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I’m a big enough fan of The Road Warrior that my best friend and I once sacrificed a Friday to watch it in a rundown theater in the Beverly neighborhood of Los Angeles, complete with a flask of Bulleit bourbon we had spirited in. More generally, I’m also a young American male, which means I too enjoy shit that goes “Boom!” And I can relate to occasional fantasies of dissolving the confusing channels and restraints of civilization in a route of purifying violence. So I get where Bellflower is coming from. I just wish I got where it winds up going.

Woodrow (Evan Glodell, also the writer and director) and his best friend Aidan (Tyler Dawson) have moved out to California to pursue… well, I’m honestly not sure what. They’re in love with the mythos of The Road Warrior, and have adopted Lord Humungous – the film’s masked behemoth of a villain – as a kind of spiritual mascot. They also spend a good deal of their time fantasizing about what they would do should they find themselves adrift in your standard post-civilizational wasteland.

To this end – and despite having no identifiable sources of income — they spend most of their time building a Mad-Max-inspired muscle car and a flamethrower. Yes, a flamethrower. They share a rundown house and sleep on bare mattresses. After they cook a minimalist breakfasts of eggs, bacon and toast, then discuss their post-apocalyptic life as plundering gang lords in their particular laid-back, explicative-laden, southern California style.

But sooner or later, other human beings and the inconveniences of society must intrude. One night, Aidan and Woodrow find themselves at a bar, being offered the chance to win $50 by eating a pile of crickets. Woodrow steps up and loses handily to Milly (Jessie Wiseman), a pugnacious blond. This encounter leads to an exchange of phone numbers, an impromptu trip to Texas on their first date, a relationship, and all the messiness and confusion entailed therein.

These early scenes are the film’s best. Woodrow and Aidan are both readily identifiable human beings, and their banter has a genuine charm. So too does Woodrow’s initial courtship of Milly, which despite an all-too-cute devil-may-care sense of adventure, somehow remains believable. Bellflower’s evocations of the rituals and social grind of the early twenty-something cohort also ring true; the parties as Woodrow and Aidan integrate into their new social circle, the drunkenness, the puking, the occasional violence and the awkward courtships are driven not just by human nature, but by a strange sense of obligation. These characters are proceeding through a set of cultural signifiers out of duty as much as need, as if to remind themselves that yes, they are young, and no, they will not look back with regret that they did not act young.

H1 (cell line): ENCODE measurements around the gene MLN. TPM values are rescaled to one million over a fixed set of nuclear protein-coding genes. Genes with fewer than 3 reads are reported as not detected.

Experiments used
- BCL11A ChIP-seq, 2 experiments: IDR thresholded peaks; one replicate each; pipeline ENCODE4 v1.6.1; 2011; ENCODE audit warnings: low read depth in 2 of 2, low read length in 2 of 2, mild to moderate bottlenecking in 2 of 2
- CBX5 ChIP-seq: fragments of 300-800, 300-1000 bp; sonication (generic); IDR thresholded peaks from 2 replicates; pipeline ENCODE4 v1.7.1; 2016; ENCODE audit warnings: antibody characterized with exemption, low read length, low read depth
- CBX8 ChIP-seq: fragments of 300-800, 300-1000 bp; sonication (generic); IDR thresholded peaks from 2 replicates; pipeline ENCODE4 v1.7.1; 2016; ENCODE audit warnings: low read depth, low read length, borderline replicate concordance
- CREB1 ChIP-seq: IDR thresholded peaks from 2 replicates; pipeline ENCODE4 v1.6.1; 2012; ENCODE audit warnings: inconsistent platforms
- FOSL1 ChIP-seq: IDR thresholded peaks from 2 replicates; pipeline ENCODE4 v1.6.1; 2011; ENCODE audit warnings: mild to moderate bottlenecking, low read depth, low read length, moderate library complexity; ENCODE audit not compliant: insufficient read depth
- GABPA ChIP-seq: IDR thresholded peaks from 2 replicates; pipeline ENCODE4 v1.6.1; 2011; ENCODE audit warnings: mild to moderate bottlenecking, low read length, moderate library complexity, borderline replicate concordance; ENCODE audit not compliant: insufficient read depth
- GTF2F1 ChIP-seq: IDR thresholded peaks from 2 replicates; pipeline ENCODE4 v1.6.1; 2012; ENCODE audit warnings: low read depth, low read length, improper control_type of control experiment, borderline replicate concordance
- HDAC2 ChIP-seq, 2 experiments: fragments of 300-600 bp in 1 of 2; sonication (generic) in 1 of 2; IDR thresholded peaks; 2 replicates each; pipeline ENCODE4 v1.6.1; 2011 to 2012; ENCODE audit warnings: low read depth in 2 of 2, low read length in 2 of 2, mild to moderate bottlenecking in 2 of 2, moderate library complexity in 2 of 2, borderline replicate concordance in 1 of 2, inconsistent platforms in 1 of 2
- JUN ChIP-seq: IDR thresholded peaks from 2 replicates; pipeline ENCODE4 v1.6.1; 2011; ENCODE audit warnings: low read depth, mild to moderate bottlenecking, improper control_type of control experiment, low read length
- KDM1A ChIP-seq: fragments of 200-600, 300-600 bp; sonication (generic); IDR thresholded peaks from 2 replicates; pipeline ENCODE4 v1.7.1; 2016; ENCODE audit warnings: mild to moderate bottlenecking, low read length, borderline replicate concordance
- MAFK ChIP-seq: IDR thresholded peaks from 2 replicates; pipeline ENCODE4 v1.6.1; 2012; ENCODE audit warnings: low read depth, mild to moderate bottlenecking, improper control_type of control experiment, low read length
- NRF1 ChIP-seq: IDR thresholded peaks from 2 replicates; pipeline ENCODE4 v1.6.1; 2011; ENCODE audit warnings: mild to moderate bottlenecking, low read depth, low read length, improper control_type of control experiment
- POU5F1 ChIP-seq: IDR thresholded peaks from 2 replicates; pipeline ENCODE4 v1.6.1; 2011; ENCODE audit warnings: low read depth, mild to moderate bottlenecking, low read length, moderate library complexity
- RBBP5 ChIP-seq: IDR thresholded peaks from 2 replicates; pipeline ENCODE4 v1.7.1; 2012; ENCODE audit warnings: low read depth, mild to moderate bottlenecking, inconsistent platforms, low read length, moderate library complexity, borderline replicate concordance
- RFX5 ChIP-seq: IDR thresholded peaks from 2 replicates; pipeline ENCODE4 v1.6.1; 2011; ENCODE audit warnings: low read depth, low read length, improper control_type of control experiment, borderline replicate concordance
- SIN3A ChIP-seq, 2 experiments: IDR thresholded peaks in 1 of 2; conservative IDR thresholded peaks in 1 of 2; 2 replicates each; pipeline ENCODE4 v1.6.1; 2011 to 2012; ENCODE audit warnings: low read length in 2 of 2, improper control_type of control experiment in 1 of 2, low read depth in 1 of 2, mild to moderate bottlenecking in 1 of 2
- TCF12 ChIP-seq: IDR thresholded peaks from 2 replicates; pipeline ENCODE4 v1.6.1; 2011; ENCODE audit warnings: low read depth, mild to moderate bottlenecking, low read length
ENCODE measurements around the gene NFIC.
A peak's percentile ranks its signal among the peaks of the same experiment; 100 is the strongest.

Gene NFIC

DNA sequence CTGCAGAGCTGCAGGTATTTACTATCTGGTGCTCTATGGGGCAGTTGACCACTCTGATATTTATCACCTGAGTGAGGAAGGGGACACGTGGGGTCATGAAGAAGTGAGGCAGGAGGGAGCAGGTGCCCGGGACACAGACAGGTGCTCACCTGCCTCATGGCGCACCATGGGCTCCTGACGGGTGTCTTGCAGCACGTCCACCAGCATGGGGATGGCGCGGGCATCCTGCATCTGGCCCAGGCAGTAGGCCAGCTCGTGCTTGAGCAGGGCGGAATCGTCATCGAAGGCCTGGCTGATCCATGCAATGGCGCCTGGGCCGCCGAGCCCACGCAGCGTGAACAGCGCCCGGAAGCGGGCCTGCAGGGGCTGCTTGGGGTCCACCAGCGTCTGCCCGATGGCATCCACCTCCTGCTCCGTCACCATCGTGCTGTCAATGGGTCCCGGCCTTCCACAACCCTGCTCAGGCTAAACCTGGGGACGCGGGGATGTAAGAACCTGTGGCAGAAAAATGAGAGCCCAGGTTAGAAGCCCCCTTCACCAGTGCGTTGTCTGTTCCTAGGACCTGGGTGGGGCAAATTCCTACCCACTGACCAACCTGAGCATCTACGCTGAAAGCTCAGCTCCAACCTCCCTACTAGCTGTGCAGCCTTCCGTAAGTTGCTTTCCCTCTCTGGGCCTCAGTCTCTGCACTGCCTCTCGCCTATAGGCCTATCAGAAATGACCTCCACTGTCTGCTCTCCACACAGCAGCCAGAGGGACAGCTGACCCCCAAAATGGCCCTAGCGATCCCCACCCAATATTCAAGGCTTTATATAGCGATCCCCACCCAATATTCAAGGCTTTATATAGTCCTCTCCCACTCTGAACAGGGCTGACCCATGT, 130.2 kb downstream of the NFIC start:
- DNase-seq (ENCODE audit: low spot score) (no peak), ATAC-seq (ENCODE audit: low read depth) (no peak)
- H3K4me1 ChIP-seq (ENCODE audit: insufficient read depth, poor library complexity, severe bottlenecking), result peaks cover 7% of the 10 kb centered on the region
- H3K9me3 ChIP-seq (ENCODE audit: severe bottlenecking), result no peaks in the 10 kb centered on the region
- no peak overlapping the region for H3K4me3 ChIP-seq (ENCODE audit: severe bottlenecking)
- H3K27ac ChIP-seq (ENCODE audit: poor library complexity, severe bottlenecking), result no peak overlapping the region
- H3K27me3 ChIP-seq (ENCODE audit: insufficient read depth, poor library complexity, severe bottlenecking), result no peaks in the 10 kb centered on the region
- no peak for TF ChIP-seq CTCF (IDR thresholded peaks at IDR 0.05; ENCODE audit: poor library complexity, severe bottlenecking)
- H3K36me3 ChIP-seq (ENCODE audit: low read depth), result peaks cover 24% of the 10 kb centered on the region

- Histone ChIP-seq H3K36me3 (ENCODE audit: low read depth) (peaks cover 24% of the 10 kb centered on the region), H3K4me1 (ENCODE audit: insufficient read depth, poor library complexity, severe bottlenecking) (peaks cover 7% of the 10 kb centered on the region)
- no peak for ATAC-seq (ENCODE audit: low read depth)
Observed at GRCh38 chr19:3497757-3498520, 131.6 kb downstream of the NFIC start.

Unfortunately, the film never figures out what to do with all this. The clarity and control of its first half does not unwind into a thought-out story or logistical process. Rather, the story piles on random events, destructive behavior, and improbably bad judgment until it dissolves into a formless, emotive primal scream of the twenty-something male id. I’m honestly not sure if the last thirty minutes are supposed to be a fantasy sequence, or what “really” happened. If the former, then it’s a cheat; in either case, it still functions as the self-indulgent abandonment of a story rather than the creation of one.

I suppose there’s a substantial audience out there who would read that previous paragraph as an endorsement, but I am not one of them. Film, like all genuinely useful communication, requires a certain ethic of self-control and self-refusal from the person doing the communicating. It’s not that emotional catharsis should be avoided, but that it should be structured and have a point. All of this need not be “uplifting” – I’m all for exploring the dark territory Bellflower dabbles in — but the point should be to benefit the audience rather than the filmmaker.

All that said, the film is a truly indie effort shot on a next-to-nothing budget. It has a recognizable, individual voice and point of view. The homemade camera created to shoot the film is an accomplishment in and of itself, and lends the film an intriguing visual style. It’s just unfortunate that Glodell and crew didn’t put as much work into their story as they did into their camera equipment. Bellflower feels not like a film that will put them on the map, but a film they needed to get out of their system before they make the stuff that puts them on the map.